ContextThe agency has a longstanding practice of collecting and using data to report on our results. We have been using some of the data we collect to analyze our performance, especially for pavements and bridges. We need additional data to meet legislative requirements and ensure we are making wise investment decisions. Our current system limitations do not always provide adequate data validity and reliability, which makes it difficult to perform meaningful analysis and reporting. We want to determine what new data sources might be available to meet our needs in a cost-effective and efficient way. We also want to make sure that we minimize risk to the agency of using any external data sources. We want to leverage additional data science techniques enhance our ability to make investment decisions. Our long-term goal is to use leading performance measures and predictive analytics to become more adaptive in our programming and funding strategies to maximize our return on investment. We also want to put data in the hands of our staff, so they can have access across our IT systems to data they need to perform analyses and make operational decisions.
Technology Advancement. Today, our volume of data is much greater than our ability to use it. Our current systems need to be upgraded. Eventually, we want to move beyond having dedicated staff synthesizing data from separate, disconnected systems to creating an agency with integrated data that trained practitioners can use as a single source of truth to perform the analysis they need to do their jobs. In addition, we want to take advantage of machine learning and other technologies that are making it easier to collect data that can be used for predictive decision-making.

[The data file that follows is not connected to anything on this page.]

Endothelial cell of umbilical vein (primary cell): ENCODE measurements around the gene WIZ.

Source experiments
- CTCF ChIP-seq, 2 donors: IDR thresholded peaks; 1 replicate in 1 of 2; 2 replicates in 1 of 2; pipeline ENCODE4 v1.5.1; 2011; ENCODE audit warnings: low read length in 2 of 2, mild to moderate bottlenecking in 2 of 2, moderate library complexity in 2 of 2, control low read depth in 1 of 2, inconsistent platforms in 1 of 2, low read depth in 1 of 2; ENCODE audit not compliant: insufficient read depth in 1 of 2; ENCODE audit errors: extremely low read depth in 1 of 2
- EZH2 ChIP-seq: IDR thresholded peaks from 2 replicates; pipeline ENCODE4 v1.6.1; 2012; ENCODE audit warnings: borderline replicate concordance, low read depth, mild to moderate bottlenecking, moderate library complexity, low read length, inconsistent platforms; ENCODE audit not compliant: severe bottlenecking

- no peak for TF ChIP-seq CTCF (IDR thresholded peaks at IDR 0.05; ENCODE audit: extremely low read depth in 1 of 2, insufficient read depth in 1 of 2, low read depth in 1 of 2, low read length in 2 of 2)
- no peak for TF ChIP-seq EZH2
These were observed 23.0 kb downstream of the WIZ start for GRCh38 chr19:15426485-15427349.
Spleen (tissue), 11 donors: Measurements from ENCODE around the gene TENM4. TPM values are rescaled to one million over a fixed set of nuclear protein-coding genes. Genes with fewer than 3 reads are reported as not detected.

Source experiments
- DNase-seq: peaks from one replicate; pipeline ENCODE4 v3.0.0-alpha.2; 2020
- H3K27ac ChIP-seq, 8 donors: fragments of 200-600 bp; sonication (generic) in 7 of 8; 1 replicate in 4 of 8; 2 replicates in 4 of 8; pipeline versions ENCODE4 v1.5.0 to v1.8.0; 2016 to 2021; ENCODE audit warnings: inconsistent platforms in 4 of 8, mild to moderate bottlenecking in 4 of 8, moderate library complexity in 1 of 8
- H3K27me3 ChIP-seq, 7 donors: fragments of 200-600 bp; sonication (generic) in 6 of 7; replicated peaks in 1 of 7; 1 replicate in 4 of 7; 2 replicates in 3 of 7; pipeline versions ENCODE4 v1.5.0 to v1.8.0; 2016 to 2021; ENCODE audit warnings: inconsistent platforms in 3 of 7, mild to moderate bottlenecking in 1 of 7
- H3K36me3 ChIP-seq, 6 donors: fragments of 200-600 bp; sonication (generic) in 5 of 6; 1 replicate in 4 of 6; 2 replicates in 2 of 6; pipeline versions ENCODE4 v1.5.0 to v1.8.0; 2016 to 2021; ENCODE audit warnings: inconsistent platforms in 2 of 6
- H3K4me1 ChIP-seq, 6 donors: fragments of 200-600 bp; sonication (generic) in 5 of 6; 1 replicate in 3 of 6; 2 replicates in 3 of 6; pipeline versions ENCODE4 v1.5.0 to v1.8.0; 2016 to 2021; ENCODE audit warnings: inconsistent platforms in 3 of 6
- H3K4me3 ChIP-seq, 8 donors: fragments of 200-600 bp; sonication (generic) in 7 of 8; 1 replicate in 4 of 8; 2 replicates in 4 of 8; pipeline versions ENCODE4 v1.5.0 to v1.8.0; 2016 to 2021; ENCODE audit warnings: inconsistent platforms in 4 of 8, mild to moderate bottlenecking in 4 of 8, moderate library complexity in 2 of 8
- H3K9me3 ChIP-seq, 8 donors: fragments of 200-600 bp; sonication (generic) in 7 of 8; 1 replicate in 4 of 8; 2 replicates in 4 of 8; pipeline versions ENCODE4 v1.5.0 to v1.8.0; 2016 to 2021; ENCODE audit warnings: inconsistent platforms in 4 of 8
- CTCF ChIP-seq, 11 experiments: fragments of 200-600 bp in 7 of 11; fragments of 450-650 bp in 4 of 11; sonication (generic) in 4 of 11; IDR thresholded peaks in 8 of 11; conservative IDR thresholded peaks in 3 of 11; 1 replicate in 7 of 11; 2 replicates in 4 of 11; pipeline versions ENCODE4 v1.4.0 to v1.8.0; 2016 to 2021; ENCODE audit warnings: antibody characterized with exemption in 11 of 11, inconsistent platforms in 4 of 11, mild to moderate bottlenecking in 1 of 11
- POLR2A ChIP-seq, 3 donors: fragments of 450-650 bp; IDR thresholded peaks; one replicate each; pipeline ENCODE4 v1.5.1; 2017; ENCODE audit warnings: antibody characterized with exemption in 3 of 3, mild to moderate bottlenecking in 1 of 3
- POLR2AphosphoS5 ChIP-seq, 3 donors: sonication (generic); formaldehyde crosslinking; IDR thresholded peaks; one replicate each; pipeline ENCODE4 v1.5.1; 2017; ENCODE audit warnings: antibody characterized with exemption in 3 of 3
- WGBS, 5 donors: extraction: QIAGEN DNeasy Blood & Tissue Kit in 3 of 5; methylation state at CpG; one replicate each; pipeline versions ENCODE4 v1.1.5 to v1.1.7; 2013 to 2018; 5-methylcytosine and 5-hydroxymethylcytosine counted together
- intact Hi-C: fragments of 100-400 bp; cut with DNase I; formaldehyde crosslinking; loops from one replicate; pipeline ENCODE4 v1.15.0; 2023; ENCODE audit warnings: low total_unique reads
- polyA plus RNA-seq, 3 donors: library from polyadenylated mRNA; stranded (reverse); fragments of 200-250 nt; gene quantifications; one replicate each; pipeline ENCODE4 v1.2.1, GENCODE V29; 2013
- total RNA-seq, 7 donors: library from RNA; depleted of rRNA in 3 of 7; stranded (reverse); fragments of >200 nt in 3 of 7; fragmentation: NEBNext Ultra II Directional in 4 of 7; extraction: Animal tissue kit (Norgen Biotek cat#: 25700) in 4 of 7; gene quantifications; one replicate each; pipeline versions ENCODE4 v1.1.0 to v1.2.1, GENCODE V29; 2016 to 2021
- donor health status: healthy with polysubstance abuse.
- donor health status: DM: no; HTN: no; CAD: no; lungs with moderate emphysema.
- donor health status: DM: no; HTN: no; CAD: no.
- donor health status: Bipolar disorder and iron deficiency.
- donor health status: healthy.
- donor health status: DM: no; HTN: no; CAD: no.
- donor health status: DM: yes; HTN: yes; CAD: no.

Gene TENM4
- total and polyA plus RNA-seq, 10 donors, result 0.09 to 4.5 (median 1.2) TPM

Legislation, Regulation, and Funding. Federal transportation performance management, performance-based planning and programming, and other requirements are drivers moving the agency toward linking data to investment decision-making, but our knowledge of how to align them is inadequate, and our current measurement system and local priorities are separate and not connected to the requirements. Legislation also creates opportunities to leverage data and analytics available from third parties and federal partners, especially in areas of national performance measurement.
Workforce Evolution. Advances in systems and reporting platforms should eventually make data more accessible to practitioners than they were in the past, but we still don’t have the specialized analysis and reporting skills we need to use data effectively for decision-making in all performance measurement areas. We want to create a set of standardized data elements that can easily be used across the agency for reporting. We want to train existing staff in data science skills and recruit new staff with business intelligence (BI), business analysis (BA), including forecasting and investment decision-making across performance areas.